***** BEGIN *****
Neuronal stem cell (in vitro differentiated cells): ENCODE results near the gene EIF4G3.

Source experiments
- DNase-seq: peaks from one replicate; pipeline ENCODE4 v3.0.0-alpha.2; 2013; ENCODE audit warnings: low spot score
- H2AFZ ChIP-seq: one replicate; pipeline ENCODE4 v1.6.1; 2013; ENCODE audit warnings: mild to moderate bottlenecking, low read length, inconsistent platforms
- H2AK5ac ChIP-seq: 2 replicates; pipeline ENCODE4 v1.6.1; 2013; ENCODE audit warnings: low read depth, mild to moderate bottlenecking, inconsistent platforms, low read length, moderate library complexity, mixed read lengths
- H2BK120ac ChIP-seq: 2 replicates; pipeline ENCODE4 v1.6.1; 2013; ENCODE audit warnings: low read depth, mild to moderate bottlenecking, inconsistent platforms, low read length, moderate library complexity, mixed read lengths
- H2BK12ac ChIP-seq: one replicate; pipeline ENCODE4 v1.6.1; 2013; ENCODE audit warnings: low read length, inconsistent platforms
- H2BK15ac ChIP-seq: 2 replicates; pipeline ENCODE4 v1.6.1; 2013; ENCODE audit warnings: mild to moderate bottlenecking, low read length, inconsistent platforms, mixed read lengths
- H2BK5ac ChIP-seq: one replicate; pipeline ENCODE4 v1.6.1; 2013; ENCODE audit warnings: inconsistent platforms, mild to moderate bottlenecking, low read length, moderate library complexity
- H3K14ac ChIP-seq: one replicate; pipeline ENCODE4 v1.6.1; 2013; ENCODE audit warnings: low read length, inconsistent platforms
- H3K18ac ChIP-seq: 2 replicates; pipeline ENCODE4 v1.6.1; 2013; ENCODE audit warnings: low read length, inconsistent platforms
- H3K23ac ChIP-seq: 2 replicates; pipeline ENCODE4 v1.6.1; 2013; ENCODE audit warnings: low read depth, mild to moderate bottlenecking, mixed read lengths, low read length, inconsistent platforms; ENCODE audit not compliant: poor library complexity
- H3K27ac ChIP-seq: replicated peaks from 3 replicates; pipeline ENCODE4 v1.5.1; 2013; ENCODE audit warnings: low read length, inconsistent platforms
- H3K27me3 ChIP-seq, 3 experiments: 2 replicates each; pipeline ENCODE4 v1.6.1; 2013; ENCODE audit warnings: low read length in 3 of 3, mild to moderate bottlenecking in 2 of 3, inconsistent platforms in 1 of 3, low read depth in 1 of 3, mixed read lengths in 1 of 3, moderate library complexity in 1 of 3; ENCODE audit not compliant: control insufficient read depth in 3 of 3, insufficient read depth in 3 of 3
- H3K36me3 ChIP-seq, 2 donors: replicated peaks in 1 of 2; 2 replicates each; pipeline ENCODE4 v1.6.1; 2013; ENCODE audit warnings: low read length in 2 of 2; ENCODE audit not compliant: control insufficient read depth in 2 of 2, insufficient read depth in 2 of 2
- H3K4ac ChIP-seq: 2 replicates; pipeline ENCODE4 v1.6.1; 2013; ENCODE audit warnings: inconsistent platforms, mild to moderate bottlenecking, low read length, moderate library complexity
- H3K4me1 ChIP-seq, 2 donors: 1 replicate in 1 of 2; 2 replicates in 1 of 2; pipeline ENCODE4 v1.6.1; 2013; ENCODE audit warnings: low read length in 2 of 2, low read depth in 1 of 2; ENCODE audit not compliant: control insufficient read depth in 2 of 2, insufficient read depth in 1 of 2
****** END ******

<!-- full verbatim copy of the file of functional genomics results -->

Neuronal stem cell (in vitro differentiated cells): ENCODE results near the gene EIF4G3.

Source experiments
- DNase-seq: peaks from one replicate; pipeline ENCODE4 v3.0.0-alpha.2; 2013; ENCODE audit warnings: low spot score
- H2AFZ ChIP-seq: one replicate; pipeline ENCODE4 v1.6.1; 2013; ENCODE audit warnings: mild to moderate bottlenecking, low read length, inconsistent platforms
- H2AK5ac ChIP-seq: 2 replicates; pipeline ENCODE4 v1.6.1; 2013; ENCODE audit warnings: low read depth, mild to moderate bottlenecking, inconsistent platforms, low read length, moderate library complexity, mixed read lengths
- H2BK120ac ChIP-seq: 2 replicates; pipeline ENCODE4 v1.6.1; 2013; ENCODE audit warnings: low read depth, mild to moderate bottlenecking, inconsistent platforms, low read length, moderate library complexity, mixed read lengths
- H2BK12ac ChIP-seq: one replicate; pipeline ENCODE4 v1.6.1; 2013; ENCODE audit warnings: low read length, inconsistent platforms
- H2BK15ac ChIP-seq: 2 replicates; pipeline ENCODE4 v1.6.1; 2013; ENCODE audit warnings: mild to moderate bottlenecking, low read length, inconsistent platforms, mixed read lengths
- H2BK5ac ChIP-seq: one replicate; pipeline ENCODE4 v1.6.1; 2013; ENCODE audit warnings: inconsistent platforms, mild to moderate bottlenecking, low read length, moderate library complexity
- H3K14ac ChIP-seq: one replicate; pipeline ENCODE4 v1.6.1; 2013; ENCODE audit warnings: low read length, inconsistent platforms
- H3K18ac ChIP-seq: 2 replicates; pipeline ENCODE4 v1.6.1; 2013; ENCODE audit warnings: low read length, inconsistent platforms
- H3K23ac ChIP-seq: 2 replicates; pipeline ENCODE4 v1.6.1; 2013; ENCODE audit warnings: low read depth, mild to moderate bottlenecking, mixed read lengths, low read length, inconsistent platforms; ENCODE audit not compliant: poor library complexity
- H3K27ac ChIP-seq: replicated peaks from 3 replicates; pipeline ENCODE4 v1.5.1; 2013; ENCODE audit warnings: low read length, inconsistent platforms
- H3K27me3 ChIP-seq, 3 experiments: 2 replicates each; pipeline ENCODE4 v1.6.1; 2013; ENCODE audit warnings: low read length in 3 of 3, mild to moderate bottlenecking in 2 of 3, inconsistent platforms in 1 of 3, low read depth in 1 of 3, mixed read lengths in 1 of 3, moderate library complexity in 1 of 3; ENCODE audit not compliant: control insufficient read depth in 3 of 3, insufficient read depth in 3 of 3
- H3K36me3 ChIP-seq, 2 donors: replicated peaks in 1 of 2; 2 replicates each; pipeline ENCODE4 v1.6.1; 2013; ENCODE audit warnings: low read length in 2 of 2; ENCODE audit not compliant: control insufficient read depth in 2 of 2, insufficient read depth in 2 of 2
- H3K4ac ChIP-seq: 2 replicates; pipeline ENCODE4 v1.6.1; 2013; ENCODE audit warnings: inconsistent platforms, mild to moderate bottlenecking, low read length, moderate library complexity
- H3K4me1 ChIP-seq, 2 donors: 1 replicate in 1 of 2; 2 replicates in 1 of 2; pipeline ENCODE4 v1.6.1; 2013; ENCODE audit warnings: low read length in 2 of 2, low read depth in 1 of 2; ENCODE audit not compliant: control insufficient read depth in 2 of 2, insufficient read depth in 1 of 2